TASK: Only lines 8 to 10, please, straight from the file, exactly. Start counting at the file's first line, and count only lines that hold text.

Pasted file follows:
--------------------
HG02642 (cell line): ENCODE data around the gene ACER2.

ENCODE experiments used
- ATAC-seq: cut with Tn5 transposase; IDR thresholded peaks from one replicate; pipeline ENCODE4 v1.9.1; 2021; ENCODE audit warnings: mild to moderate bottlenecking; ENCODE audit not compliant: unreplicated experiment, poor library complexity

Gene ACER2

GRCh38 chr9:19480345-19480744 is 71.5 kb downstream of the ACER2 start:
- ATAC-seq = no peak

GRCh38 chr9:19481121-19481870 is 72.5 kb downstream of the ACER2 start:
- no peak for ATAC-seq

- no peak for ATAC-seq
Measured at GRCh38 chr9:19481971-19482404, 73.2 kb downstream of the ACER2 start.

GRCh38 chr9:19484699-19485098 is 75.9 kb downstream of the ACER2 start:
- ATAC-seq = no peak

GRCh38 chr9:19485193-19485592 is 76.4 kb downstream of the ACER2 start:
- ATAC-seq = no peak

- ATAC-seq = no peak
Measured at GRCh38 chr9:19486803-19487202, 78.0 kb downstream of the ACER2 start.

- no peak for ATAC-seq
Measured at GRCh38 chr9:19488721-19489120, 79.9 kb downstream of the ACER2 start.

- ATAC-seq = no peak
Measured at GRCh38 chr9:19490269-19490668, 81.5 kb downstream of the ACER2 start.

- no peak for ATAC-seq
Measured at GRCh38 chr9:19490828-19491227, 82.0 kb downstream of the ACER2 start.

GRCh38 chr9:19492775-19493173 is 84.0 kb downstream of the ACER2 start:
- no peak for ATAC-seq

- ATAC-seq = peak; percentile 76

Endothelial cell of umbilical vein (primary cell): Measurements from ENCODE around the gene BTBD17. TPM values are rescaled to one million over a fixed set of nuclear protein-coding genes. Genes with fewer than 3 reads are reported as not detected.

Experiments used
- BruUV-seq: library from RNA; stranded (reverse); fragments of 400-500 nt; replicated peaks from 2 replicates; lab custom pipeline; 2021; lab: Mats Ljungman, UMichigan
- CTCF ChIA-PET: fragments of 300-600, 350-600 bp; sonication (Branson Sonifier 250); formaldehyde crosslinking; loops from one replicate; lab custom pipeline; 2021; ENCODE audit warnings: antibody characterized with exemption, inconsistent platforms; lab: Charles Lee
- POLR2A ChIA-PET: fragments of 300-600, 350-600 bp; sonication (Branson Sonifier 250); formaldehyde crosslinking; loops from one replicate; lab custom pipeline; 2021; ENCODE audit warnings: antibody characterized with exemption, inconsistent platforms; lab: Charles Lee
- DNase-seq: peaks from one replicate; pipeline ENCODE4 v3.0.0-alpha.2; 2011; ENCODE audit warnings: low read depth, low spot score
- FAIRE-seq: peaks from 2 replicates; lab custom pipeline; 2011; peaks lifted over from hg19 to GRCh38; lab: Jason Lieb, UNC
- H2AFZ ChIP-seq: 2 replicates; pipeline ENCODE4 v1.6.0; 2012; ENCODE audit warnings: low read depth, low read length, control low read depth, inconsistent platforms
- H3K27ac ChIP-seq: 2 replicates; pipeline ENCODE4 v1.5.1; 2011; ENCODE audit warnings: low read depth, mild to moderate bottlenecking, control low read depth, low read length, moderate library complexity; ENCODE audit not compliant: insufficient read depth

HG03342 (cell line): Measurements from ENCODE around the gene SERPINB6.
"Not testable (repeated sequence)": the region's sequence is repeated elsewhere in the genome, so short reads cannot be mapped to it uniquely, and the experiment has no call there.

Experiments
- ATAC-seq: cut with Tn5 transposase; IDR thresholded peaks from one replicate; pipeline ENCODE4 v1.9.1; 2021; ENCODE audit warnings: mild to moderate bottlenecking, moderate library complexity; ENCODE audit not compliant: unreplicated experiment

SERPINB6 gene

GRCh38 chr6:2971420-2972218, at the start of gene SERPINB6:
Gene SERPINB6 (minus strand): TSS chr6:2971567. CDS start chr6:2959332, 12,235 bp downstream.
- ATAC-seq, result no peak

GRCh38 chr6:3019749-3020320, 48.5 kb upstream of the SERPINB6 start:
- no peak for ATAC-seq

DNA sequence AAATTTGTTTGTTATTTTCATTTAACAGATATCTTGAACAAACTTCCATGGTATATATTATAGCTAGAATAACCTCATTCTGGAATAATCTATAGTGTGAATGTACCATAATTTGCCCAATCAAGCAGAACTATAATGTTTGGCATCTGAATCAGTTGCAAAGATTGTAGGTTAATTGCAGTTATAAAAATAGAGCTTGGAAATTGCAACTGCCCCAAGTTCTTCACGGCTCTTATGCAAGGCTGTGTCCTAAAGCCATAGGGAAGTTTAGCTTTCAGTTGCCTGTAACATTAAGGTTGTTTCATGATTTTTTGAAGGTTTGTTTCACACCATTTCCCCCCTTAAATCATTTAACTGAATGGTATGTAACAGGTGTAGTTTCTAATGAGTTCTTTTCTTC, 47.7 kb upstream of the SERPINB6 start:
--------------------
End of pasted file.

- no peak for ATAC-seq

- no peak for ATAC-seq
Measured at GRCh38 chr9:19481971-19482404, 73.2 kb downstream of the ACER2 start.